The OCCT can simulate a postprandial TMAO and provide a benchmark for future investigation of diet-induced enhanced thrombotic potential.
The gut microbiota plays a critical role in the development of cardiovascular disease (CVD), and studies have shown that some micro-organism-derived metabolites produced in the intestine are involved in CVD pathogenesis.1–4 Intestinal microbial metabolites, such as trimethylamine N-oxide (TMAO), short-chain fatty acids and secondary bile acids, act as mediators in CVD-related chronic disorders such as atherosclerosis, obesity and type 2 diabetes.5 6 Among these gut microbiota-derived metabolites, TMAO is mainly produced from the metabolism of dietary carnitine and choline by gut bacteria. Studies have identified TMAO as an essential proatherogenic and prothrombotic compound that drives the pathogenesis of CVD.7–9
L-carnitine is an abundant nutrient in meat products (especially in red meat) and functions by carrying fatty acids across the mitochondrial membrane for beta-oxidation.10 However, carnitine may be metabolised by gut microbiota and thereby increase the risk of cardiovascular events in patients with coronary artery disease.11 In the intestine, gut microbiota convert unabsorbed carnitine into trimethylamine (TMA), which is subsequently oxidised to TMAO by flavin monooxygenase (FMO3) in the liver.1 TMAO then enters circulation and is efficiently excreted by the kidneys.12 Prospective epidemiology studies have suggested a positive correlation between increased plasma TMAO levels and CVD progression.1 2 13 14 In a cohort (n=2595) of patients with coronary artery disease, high carnitine levels were associated with incident risks of myocardial infarction, stroke and death within 3 years, but only significantly in patients with concomitantly high TMAO levels.11 These findings may serve as a reasonable explanation for the relationship between red meat consumption and increased CVD risk.15 In animal studies, chronic dietary carnitine exposure increased the plasma level of TMAO, the trimethylamine (TMA) synthesis capacity of gut microbiota and the progression of atherosclerosis.11 16 The mechanism underlying the contribution of TMAO to atherosclerosis involves increased foam cell formation, decreased reverse cholesterol transport, and enhanced platelet aggregation.1 11 17 The microbial effects of TMAO production can be reduced by broad-spectrum antibiotics but the issue of antibiotic resistant remains to be challenging.2 A recently discovered choline analogue named 3,3-dimethyl-1-butanol has demonstrated promising efficacy to inhibit microbial conversion of choline/carnitine into TMA.18 19 Other natural bioactive compounds such as resveratrol and allicin were also reported in animal study to reduce TMAO production.20 21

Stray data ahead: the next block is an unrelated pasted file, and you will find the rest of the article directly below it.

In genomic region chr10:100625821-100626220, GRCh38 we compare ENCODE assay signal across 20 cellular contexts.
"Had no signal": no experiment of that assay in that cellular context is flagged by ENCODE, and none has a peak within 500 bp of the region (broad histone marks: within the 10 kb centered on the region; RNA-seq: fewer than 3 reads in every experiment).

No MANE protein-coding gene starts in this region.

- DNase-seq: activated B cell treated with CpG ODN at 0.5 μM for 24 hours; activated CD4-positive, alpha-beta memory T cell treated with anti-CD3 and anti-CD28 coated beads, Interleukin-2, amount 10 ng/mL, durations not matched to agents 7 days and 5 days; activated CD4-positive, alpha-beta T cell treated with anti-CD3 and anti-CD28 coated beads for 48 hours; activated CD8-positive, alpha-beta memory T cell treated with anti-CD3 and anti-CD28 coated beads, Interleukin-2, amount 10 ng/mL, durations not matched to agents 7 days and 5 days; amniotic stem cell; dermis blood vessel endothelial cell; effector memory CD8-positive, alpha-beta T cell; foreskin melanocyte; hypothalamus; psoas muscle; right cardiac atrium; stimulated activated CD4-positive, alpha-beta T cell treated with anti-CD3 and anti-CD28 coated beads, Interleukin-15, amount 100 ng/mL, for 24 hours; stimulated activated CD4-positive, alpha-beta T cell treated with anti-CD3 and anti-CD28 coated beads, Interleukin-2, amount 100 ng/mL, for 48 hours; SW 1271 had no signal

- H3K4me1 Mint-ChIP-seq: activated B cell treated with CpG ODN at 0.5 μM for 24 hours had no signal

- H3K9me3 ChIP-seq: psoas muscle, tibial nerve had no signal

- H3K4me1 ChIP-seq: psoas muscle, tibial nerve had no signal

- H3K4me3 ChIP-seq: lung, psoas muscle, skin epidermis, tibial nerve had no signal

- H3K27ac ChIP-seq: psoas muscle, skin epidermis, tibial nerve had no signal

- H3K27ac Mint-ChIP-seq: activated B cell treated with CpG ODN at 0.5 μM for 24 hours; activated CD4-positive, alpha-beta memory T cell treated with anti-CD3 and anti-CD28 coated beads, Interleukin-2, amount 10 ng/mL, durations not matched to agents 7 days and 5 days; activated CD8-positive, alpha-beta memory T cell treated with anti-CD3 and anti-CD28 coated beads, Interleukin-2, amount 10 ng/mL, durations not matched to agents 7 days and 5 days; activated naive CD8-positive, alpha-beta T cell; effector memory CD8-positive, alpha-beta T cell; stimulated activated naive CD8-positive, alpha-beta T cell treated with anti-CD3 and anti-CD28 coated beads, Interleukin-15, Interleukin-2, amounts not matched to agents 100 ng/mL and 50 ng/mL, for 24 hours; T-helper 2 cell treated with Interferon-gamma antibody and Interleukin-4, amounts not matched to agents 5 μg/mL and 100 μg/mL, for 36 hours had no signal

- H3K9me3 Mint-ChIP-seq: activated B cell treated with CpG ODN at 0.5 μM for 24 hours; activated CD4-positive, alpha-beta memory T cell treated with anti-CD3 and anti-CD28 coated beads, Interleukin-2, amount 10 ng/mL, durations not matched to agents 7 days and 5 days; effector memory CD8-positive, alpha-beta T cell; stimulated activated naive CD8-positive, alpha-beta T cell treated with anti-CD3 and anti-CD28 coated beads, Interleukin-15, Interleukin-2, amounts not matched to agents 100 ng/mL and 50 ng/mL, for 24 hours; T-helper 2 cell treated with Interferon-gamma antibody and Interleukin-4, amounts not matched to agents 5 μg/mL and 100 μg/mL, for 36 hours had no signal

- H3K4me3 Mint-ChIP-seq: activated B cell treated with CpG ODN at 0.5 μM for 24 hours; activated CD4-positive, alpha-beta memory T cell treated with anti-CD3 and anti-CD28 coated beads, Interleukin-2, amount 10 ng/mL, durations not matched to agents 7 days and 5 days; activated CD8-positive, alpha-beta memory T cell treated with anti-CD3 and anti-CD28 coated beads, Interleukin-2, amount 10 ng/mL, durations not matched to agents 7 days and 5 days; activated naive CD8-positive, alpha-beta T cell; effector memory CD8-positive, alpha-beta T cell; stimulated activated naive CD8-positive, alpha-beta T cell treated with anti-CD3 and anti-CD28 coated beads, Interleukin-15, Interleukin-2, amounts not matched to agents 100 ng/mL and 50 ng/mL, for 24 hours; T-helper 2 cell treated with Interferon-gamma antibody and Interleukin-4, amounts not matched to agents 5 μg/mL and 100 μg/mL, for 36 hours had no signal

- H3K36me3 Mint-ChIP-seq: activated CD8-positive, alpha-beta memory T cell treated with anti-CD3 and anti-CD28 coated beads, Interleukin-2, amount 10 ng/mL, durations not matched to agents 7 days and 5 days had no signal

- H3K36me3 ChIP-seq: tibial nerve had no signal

Recently, the fasting plasma TMAO was also proved as a prognostic marker for both short-term and long-term incident cardiovascular events among subjects with acute coronary syndrome or stroke.14 22 Nevertheless, there remained no clear cut-off value of plasma TMAO for unfavourable outcomes. In a dose–response meta-analysis of clinical studies, the risk of all-cause mortality increased by 7.6% per each 10 µM increment of plasma TMAO.23 In recent animal and human platelet aggregation studies, the concentration of plasma TMAO greater than 10–30 µM significantly enhance the thrombosis potential.17 19 24 However, the fasting plasma TMAO level in subjects with normal renal function seldomly exceed 10 µM for both healthy and diseased populations.2 25 Accordingly, a postprandial plasma TMAO might theoretically reflect the pathophysiological level of TMAO. Thus, we established an oral carnitine challenge test (OCCT) to simulate the postprandial plasma TMAO as well as functionally measure the TMAO synthesis capacity from host–diet–microbiota interactions.